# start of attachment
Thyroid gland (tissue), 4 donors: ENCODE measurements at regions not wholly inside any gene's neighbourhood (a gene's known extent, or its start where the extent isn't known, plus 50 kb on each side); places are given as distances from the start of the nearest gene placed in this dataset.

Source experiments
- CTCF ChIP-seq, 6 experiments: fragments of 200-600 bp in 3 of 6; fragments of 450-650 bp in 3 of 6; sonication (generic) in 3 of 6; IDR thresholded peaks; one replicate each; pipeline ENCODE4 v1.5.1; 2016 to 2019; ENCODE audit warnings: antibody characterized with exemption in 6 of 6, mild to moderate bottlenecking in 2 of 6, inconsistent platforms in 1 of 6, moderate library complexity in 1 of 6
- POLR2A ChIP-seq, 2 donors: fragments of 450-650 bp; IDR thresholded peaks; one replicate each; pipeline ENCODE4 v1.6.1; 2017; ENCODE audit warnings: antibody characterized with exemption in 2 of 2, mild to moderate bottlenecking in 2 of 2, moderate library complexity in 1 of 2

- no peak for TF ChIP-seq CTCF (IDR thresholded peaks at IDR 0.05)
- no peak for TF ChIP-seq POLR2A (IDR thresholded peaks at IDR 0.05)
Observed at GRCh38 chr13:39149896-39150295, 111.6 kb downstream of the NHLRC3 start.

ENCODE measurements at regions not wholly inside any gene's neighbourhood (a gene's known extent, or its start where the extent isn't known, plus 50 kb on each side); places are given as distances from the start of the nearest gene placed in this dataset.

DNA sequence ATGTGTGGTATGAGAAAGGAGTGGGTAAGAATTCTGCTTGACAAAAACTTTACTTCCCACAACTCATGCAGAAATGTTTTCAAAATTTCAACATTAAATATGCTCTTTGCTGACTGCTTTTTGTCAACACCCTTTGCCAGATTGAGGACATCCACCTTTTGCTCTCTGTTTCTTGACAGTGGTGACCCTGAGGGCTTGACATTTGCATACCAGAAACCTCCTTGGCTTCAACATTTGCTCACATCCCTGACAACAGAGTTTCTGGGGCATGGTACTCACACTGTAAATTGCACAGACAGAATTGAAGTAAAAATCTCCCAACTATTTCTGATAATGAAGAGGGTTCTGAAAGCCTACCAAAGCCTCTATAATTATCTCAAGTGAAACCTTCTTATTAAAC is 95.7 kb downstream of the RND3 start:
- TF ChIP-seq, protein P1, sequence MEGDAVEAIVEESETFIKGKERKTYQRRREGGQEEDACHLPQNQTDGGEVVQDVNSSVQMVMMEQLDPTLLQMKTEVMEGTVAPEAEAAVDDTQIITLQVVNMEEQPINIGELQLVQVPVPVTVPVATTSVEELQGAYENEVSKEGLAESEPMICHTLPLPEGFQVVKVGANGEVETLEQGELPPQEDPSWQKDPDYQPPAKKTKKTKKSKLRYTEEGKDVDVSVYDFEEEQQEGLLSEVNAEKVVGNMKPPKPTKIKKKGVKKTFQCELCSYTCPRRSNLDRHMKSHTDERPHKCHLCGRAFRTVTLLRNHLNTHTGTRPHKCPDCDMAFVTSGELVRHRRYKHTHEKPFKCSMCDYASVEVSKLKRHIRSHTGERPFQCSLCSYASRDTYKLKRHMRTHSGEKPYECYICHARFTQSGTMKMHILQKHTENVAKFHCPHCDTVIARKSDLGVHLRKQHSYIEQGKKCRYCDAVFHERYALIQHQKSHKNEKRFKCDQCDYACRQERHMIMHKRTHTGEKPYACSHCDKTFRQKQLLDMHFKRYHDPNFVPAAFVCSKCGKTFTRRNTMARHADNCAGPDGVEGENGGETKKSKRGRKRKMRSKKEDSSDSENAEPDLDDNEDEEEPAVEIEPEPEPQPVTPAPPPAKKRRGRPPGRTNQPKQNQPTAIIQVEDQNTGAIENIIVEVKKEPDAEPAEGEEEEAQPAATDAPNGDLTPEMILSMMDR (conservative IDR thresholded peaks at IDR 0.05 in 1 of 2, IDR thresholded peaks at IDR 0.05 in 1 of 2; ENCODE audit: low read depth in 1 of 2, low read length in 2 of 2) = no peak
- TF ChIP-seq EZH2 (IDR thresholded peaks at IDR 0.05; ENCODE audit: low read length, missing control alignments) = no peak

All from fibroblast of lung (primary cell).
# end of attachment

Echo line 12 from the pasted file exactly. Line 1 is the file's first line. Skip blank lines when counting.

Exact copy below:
All from fibroblast of lung (primary cell).